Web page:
Hospitals, meanwhile, can reduce their costs notably. The current global standard for monitoring seizures is video electroencephalography (VEEG), which costs 3 000–5 000 euros a day and can have a wait time of several months. Neuro Event Labs can start monitoring a patient roughly a week after the request and continue the monitoring for a month on the same budget.
“It means that we’re more likely to catch a seizure,” highlights Annala.
He points out that the solution should come as a relief also to the loved ones of many epileptics: “We’ve encountered lots of difficult-to-treat epileptics whose mums and dads have stayed up for 20 years because they’ve been told that the better they can count seizures at night, the better their child can be treated. They haven’t really been sleeping because of this.”
One of a kind
Neuro Event Labs over quadrupled its turnover from the previous year to 400 000 euros in 2018 and expects the growth to continue at almost the same clip in 2019. Its headcount has grown even more rapidly, jumping from three in early 2018 to almost 30 in mid-2019.
“We have 11 different nationalities and a good balance between men and women, making us a company with quite a lot of diversity,” tells Annala. “Diversity is something we pursue actively. We believe it allows us to get better results than if we were all cut from the same cloth. We can tackle problems from many different angles.”
Some of the future growth will be sought from other sub-branches of neurology. Nelli has already been used in research projects to study sleep disorders, identify cerebral palsy in infants and detect motion disturbances in patients with Parkinson’s disease.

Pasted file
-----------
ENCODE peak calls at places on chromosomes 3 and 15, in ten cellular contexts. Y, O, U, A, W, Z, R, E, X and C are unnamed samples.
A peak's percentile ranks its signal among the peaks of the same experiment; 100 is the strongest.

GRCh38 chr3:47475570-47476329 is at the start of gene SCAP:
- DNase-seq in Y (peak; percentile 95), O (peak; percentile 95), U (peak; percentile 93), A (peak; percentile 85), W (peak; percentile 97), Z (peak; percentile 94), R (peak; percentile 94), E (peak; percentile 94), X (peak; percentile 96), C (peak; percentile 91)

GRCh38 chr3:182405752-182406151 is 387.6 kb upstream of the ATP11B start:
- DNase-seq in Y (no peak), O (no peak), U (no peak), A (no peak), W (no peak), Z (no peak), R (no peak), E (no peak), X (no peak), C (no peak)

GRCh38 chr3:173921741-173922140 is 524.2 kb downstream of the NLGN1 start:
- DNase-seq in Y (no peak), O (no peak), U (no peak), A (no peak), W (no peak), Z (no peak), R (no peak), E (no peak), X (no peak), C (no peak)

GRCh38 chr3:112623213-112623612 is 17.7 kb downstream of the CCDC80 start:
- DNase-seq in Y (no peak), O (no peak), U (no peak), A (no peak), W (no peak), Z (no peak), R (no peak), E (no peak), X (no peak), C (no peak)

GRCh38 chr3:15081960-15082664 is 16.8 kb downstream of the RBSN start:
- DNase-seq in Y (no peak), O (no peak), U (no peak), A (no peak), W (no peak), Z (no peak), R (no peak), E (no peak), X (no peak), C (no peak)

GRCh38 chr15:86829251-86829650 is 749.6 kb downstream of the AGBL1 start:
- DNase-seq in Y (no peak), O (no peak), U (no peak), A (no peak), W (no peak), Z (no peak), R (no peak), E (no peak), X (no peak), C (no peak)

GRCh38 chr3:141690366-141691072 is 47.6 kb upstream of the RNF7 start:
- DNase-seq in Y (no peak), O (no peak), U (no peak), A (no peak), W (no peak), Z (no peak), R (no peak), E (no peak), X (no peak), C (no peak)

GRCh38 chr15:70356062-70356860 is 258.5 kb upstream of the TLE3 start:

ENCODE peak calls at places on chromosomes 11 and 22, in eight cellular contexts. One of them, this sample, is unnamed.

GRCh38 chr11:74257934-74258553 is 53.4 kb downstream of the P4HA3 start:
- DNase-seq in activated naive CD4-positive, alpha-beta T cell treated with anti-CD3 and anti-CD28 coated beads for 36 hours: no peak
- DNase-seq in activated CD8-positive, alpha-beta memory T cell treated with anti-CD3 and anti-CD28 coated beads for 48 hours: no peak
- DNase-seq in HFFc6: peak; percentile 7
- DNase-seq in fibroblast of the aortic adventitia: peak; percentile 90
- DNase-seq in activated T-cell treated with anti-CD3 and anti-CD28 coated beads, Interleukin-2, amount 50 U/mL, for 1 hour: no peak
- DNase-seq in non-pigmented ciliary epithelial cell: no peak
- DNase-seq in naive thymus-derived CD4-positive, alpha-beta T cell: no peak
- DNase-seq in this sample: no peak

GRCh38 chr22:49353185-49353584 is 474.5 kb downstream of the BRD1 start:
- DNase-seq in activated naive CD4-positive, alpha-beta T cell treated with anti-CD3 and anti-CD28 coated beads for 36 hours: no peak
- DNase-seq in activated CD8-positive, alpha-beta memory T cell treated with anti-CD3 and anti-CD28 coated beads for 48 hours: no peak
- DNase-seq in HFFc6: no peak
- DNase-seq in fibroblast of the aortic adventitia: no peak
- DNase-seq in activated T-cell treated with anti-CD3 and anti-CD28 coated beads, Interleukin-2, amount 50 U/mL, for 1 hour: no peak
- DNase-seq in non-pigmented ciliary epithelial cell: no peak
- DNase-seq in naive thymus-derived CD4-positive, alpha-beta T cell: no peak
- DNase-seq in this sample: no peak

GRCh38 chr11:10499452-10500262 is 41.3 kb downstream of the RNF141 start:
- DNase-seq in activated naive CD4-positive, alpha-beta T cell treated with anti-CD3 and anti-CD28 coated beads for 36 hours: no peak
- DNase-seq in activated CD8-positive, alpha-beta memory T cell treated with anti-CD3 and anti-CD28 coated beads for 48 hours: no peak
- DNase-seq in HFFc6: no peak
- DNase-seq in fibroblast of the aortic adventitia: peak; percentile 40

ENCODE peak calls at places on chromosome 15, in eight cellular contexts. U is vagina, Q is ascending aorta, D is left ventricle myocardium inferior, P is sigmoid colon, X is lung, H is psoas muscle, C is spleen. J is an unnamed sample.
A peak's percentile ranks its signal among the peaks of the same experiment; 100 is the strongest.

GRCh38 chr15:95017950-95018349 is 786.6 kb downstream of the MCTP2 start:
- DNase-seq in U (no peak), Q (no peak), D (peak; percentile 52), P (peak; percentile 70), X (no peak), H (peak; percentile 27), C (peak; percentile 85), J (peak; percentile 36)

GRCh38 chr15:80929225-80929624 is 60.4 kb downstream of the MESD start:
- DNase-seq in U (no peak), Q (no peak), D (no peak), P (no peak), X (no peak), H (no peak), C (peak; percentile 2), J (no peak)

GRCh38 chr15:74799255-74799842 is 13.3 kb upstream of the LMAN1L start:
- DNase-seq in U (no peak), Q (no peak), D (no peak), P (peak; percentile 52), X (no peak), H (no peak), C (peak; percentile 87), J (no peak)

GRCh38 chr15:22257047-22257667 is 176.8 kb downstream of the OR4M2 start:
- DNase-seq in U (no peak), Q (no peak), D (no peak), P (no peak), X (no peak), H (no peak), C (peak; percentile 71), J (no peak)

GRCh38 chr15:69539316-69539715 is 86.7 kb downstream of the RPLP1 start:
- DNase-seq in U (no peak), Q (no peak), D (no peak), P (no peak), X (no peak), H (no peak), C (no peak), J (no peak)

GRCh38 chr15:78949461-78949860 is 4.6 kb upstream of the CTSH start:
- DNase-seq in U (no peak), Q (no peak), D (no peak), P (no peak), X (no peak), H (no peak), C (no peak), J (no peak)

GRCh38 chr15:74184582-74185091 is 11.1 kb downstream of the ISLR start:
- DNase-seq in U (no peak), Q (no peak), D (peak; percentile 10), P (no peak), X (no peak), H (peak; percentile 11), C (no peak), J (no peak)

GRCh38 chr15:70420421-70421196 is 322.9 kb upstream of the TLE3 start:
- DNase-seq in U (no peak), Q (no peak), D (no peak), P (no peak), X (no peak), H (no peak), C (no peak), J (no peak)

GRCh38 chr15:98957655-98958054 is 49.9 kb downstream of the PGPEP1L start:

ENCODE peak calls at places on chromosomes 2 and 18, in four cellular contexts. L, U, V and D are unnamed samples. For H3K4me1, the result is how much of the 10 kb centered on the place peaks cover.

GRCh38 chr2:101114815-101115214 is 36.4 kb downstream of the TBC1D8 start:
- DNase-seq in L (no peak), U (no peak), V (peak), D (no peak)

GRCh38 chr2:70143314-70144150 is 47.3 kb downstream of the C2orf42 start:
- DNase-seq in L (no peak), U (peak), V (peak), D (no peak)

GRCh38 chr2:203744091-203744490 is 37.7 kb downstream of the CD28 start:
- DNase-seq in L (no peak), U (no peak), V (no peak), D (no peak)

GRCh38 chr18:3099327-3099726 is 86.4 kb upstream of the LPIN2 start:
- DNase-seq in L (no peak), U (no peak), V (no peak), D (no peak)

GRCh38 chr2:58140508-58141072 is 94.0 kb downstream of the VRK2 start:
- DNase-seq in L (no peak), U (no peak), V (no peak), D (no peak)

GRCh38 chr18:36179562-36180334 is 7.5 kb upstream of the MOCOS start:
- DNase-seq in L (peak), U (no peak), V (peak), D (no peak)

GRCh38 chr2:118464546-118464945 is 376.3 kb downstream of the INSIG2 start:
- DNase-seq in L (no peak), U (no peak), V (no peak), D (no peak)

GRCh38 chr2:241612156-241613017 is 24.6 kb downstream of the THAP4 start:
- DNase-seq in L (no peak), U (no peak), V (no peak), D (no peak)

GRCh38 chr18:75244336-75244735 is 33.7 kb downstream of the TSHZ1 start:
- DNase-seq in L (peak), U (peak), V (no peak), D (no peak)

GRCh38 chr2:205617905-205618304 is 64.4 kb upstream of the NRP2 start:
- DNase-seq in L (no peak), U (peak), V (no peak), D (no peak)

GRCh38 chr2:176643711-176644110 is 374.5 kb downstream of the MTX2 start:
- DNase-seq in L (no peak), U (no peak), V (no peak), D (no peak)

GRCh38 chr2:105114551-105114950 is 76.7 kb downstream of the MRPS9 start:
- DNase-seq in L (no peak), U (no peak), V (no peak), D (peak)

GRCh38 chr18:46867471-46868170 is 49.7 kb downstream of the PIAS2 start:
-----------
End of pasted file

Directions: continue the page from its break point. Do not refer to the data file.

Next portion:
“These are research studies, but daily clinical use isn’t a reality yet,” he specifies.
Despite the well-known limitations of current seizure-monitoring systems, the marketplace is not especially cramped – yet.
“There’s no other system like ours that’s based on automatic video analysis. It really is one of a kind. But we’ll surely face more competition also from video-based systems in the coming years,” Annala tells, sounding unperturbed by the prospect.
“Our advantage is that we’re much further in product development. We’ve created and commercialised a huge annotated library for artificial intelligence and machine learning. It gets bigger the more neurological events are fed into the system – it’s constantly learning and increasing our competitive edge.”